Wyoming Whiskey Outryder
  • Category Bourbon
  • Country United States
  • Region Wyoming
  • Distillery Wyoming Whiskey
  • Age NAS
  • Style Straight American Whiskey
  • Alcohol 50%
California residents: Click here for Proposition 65 WARNING.
  • spicy
  • chocolate
  • toffee
  • tea
  • coconut
  • mint
  • rye
  • cinnamon
  • nutty

Wyoming Whiskey

Outryder (0.75l, 50%)
Price $83.99

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Character Goatson

A mix of two mash bills yielding an American Whiskey that screams for a cocktail.
 
At Wyoming Whiskey they are proud of their state and their Spirits. The distillery was founded in 2009 by Kate and Brad Mead and their friend David DeFazio. But they had the help of an experienced guiding hand — Steve Nally, former master distiller at Makers Mark. The first commercial Whiskey was released as a four year old in 2012, but they state that all current Whiskies are a minimum of five years old. Importantly, they state loud and clear that none of their Spirits are sourced. Every drop is distilled and aged on site at their facility in the Big Horn Basin of Wyoming, all the grains are farmed within one hundred miles, and the water comes forma local well sunk into an ancient limestone aquifer. And you’ve just got to respect that.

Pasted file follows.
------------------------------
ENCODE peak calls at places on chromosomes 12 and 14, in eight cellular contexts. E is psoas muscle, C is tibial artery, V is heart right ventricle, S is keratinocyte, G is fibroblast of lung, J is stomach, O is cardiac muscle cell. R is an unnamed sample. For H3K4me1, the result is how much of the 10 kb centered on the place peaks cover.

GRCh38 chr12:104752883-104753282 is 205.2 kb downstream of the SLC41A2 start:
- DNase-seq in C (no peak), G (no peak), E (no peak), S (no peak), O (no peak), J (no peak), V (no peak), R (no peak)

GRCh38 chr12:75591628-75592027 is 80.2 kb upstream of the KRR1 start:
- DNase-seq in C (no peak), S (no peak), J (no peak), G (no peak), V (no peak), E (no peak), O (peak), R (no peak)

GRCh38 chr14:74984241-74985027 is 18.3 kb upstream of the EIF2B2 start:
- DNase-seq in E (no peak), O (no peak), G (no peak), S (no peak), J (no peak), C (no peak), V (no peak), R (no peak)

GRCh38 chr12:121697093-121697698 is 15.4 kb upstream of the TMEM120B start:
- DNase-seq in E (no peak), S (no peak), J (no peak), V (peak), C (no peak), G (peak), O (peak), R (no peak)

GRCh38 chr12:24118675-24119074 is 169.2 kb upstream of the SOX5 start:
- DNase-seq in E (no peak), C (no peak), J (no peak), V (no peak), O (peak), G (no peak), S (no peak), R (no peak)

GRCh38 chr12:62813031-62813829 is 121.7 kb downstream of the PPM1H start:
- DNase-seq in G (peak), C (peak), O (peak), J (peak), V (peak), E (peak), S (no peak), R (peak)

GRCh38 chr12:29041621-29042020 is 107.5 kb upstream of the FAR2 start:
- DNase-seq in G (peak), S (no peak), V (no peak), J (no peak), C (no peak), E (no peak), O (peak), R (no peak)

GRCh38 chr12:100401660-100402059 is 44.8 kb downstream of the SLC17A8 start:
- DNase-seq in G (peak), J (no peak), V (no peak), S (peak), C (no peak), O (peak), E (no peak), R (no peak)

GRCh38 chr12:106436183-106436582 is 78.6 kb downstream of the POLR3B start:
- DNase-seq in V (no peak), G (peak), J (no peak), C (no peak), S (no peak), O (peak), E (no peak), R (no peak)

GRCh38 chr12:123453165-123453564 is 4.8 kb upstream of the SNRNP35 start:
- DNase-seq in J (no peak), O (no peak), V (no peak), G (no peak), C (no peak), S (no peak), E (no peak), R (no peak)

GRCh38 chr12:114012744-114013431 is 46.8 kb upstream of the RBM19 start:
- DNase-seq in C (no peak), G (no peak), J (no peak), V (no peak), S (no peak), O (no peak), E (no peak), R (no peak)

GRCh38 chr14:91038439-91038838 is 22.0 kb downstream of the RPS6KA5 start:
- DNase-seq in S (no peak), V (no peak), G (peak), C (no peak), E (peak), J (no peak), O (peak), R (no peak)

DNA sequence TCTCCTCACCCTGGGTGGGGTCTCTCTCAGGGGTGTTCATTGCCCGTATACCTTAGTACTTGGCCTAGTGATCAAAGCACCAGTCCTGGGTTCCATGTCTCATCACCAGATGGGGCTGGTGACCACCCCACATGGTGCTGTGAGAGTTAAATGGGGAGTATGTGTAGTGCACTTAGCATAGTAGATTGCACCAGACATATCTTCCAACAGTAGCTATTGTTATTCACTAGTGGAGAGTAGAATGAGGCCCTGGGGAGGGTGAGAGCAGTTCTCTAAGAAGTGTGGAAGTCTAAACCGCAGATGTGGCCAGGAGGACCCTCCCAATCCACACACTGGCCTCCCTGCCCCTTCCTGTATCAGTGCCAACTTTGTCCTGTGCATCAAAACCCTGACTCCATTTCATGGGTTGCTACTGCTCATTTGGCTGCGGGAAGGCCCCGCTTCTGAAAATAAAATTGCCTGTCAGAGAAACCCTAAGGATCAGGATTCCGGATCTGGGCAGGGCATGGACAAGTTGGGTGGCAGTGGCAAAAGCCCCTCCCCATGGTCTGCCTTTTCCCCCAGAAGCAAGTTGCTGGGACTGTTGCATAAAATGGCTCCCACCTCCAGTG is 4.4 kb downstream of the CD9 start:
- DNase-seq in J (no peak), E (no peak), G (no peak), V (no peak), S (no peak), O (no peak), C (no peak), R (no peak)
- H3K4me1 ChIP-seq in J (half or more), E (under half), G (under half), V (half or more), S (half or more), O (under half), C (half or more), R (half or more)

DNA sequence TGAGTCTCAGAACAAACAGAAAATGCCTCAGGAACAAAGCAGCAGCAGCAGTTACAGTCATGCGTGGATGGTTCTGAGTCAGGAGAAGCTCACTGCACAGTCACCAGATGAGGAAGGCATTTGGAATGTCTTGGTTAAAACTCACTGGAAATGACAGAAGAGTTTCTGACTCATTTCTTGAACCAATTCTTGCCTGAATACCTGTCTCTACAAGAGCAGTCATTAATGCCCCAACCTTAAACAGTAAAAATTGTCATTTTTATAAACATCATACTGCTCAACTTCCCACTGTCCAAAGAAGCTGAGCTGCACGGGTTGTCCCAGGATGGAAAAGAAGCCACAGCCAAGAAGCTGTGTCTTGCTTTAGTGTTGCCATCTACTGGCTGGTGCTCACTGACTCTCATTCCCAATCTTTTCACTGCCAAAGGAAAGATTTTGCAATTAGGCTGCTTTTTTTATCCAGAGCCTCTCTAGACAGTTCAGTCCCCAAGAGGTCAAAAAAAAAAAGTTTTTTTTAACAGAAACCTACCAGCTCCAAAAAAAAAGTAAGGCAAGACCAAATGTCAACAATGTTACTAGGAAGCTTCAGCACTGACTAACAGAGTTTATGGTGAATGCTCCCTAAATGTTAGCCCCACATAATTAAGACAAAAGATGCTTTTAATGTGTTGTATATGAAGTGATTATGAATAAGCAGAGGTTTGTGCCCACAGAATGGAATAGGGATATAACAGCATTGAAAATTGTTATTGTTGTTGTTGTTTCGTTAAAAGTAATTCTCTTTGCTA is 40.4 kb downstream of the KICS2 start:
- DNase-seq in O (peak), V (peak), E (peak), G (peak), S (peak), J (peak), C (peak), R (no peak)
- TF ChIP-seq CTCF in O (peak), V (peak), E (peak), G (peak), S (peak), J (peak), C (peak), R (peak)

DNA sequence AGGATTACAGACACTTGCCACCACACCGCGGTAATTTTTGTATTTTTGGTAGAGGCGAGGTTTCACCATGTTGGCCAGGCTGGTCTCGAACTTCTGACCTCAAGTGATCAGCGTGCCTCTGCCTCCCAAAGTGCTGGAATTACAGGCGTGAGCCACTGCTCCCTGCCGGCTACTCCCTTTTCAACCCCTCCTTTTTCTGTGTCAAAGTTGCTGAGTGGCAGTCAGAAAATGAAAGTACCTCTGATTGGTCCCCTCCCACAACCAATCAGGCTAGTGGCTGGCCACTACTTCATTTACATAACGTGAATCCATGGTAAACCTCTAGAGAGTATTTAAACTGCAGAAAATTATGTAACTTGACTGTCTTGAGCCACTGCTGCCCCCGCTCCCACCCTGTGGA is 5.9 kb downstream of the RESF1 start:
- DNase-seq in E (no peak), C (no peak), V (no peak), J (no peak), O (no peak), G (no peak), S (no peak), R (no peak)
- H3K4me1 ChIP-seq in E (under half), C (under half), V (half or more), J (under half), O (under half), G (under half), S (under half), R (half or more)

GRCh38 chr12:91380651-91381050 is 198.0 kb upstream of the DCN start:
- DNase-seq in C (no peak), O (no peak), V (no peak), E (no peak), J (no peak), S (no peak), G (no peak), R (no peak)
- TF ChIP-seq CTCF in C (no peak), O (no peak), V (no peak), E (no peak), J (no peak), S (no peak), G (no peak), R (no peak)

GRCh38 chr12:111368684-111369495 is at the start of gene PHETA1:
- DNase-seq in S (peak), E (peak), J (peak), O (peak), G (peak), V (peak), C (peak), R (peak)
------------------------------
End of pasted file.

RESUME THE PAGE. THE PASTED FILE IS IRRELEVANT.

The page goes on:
Wyoming Whiskey Outryder is the perfect name for this Whiskey. That’s because it follows a different mash bill than all it’s brother and sister Spirits at the distillery. It’s half the normal mix, and then half a whiskey formulation that does not follow any rule of conformity — 48% winter rye, 40% corn, and 12% malted barley. They also bottled it at 50% ABV. It’s an Outryder, get it? But that makes the net result hard to name, but easy to sip. It’s spicier, but not as spicy as a Rye Whiskey. It does go down easy though, but at this high proof, it feels like a great cocktail mixing Whiskey to us.

 
Smartass corner:
Importantly, their flagship Bourbon is bottled at precisely 88 proof, which is 44% ABV. This is specifically to honor their home state of Wyoming which was admitted as the 44th state to the United States. And we think that’s pretty cool too.